The first mission had players placing four objectives, resulting in one in each deployment zone and two in neutral ground. Players then had a choice of scoring those continuously, at the end of their turns, or at the end of the game. This choice enables alpha strike, high mobility, and attrition oriented armies to all play toward their preferred style and strengths.

Booklet presenting the history of the campaign bringing one team's armies together.

Booklet presenting the history of the campaign bringing one team’s armies together.

Next up was an annihilation mission, based around eliminating quartiles of the opponent’s army. For breaking 25%, 50%, and 75% of their army by unit count, players got 2, 4, and 6 victory points. This structure attempts to address some of the imbalances in standard kill point accounting, without incurring complex point cost calculations. The challenge is that armies with many small units, including transports, are inherently at a disadvantage to armies with just a few rock hard or huge units if scoring is done just by counting units removed. My Kingbreakers pretty regularly field ~20 units, so there’s no way I’ll eliminate more units than, say, a Grey Knights army fielding 4 units. In the quartiles system though it’s more balanced: Eliminating just one of those units is worth eliminating ~5 of mine. Importantly, we’re also able to calculate that outcome without delving into tallying up army points, it’s all based around simple accounting of units.

Rounding out the tournament was my take on a Maelstrom mission. I have a separate lengthy discussion about that, but the core idea is removing much of the silly randomness and forced play in GW’s format, while preserving the required tactical flexibility and also giving more strategic control.

This arrangement of missions is not happenstance. We open the day with a relatively simple, standard mission to get people going quickly and give nearly all armies an even chance through the choice of continuous or endgame scoring. Then the annihilation and Maelstrom missions play off each other. The former somewhat favors armies built around rock units, while the latter somewhat favors armies with many highly mobile, small units. You can’t pass through the tournament doing well by having just one or the other, you need to be able to play against your army’s weaknesses.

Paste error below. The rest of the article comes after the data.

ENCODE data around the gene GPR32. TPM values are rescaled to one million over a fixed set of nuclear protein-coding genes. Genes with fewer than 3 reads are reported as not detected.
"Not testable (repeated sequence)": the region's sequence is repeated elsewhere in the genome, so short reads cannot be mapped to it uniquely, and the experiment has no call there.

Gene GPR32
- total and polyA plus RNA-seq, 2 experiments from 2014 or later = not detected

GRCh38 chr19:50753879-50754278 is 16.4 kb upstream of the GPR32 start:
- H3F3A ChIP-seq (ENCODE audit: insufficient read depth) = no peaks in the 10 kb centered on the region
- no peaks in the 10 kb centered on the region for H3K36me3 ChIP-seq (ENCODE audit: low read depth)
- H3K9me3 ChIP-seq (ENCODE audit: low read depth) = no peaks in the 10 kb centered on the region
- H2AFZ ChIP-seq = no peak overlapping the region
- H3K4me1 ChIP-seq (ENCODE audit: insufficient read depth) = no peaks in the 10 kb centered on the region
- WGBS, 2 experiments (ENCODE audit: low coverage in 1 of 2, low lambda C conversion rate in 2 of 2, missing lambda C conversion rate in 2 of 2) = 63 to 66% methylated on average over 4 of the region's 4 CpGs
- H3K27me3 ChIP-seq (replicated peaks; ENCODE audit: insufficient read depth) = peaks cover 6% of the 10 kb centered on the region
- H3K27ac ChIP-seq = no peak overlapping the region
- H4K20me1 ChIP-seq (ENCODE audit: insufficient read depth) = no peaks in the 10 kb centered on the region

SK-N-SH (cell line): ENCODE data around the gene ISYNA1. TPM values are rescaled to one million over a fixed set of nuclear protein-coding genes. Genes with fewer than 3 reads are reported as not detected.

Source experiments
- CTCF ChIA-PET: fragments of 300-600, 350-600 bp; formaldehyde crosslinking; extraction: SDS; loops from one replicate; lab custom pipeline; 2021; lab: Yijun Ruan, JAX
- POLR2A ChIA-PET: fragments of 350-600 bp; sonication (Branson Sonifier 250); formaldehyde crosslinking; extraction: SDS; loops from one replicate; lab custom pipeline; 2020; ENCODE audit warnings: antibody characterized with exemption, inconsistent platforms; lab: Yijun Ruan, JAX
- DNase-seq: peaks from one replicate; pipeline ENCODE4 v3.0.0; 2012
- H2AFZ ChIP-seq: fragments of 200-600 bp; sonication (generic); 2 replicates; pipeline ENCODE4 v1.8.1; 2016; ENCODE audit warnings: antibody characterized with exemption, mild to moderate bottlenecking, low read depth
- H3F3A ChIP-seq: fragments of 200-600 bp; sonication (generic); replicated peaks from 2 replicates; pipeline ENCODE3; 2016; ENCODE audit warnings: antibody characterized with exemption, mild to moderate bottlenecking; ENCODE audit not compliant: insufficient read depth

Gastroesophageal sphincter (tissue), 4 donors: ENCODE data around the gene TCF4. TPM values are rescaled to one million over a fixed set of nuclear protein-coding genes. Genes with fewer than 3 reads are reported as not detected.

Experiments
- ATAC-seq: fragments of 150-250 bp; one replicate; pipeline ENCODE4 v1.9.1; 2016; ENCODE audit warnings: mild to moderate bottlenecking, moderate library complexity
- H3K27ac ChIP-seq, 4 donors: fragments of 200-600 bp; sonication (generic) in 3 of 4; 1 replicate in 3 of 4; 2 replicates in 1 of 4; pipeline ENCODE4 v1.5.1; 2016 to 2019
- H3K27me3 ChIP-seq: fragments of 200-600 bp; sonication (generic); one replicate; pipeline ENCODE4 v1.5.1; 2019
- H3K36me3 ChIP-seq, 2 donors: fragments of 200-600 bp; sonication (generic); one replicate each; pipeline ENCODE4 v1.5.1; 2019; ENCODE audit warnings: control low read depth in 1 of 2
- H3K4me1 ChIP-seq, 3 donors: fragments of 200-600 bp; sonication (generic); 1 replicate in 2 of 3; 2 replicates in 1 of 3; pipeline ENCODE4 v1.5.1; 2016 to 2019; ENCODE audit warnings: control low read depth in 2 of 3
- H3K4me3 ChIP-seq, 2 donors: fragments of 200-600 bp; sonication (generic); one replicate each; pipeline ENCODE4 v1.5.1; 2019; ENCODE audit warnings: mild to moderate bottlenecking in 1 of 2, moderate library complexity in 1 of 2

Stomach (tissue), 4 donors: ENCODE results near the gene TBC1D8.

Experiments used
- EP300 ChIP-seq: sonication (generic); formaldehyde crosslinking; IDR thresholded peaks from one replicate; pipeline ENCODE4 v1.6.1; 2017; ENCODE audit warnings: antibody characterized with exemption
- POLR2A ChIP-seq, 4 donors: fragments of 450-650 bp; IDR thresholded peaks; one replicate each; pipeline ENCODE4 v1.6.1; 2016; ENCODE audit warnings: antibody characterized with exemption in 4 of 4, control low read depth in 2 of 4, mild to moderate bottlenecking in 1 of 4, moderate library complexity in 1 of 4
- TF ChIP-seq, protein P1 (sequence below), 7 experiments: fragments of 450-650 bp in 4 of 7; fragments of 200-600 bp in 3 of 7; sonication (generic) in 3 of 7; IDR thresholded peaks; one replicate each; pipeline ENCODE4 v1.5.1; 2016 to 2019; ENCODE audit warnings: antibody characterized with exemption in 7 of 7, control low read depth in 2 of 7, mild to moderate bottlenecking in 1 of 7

Dewey (right), NOVA's head of ops, makes time to compete in the Trios.

Dewey (right), NOVA’s head of ops, makes time to compete in the Trios.

Outcomes

One of the big stories from this year’s NOVA is Games Workshop’s return to organized play. The company donated a tremendous amount of product to both the 40k prize bags and the SuperNOVA swag bags. In addition, it provided impressive chainsword trophies to go with the top prizes in each 40k & 30k event, custom sculpted specifically for NOVA. As the first 40k event of the convention, we had the honor to give out the very first NOVA chainsword trophies, carried by hand by Mike Brandt direct from Nottingham in order to be at the event on time, to our Renaissance Trio, the top team from battle points, sportsmanship, craftsmanship, and theme scoring.

40k Trios chainsword trophies, straight from Nottingham.

40k Trios chainsword trophies, straight from Nottingham.

Full final results are available in ODS and  XLSX format. Our winners were:

  • Artists: Team Judicious—Jonathan Fisher, Kris Rader, Jason Baldwin
  • Storytellers: Teams Bellicose and Heinous—Clemente Berrios, Trevor Alen, Michael Hayes; Stephen Duall, Sebastian Duall, Alex Duall
  • Strategists: Team Gallant—Paul Bowman, Jessica Bowman, Dave Penfold
  • Warmaster: Jhason Hardy
  • Renaissance Trios: Team Determined—Chris Bimbo, Steven Pampreen, Jhason Hardy

Congratulations to Chris, Steve, and Jhason, for an excellent effort across all fronts and taking top honors!

Our storytellers, winners of the theme prize, also deserve special mention. The Victory Gamers club from Northern Virginia had two teams enter, and together they put up a massive display board of the two armies fighting each other. They also had an impressive booklet narrating the battle and armies involved. Team Bellicose won the tiebreaker, painting scores from the NOVA Capital Pallette judges, and claimed the prize bags, but all six players deserve commendation.

Victory Gamers' display board.

Victory Gamers’ display board.

Wrap

All told this year’s NOVA 40k Trios was an excellent day of gaming. A ton of great people, lots of cool themes and armies, and many fun games. Again, a few more photos than those here are in my Flickr gallery, and there are also many more in NOVA’s official Flickr gallery for day 1 of this year’s convention.

Currently we expect to lead next year’s NOVA’s 40k Trios again, and would love to hear your thoughts. Participants should be receiving a survey email from NOVA, and we hope you’ll all make use of that to provide feedback, or contact us directly. At the moment we’re not planning major changes, just new missions and maybe some revisions to the Warmaster achievements to make that scoring even more thematic and independent from winning games. See you next year!

Colin (right) and I entering match results.

Colin (right) and I entering match results.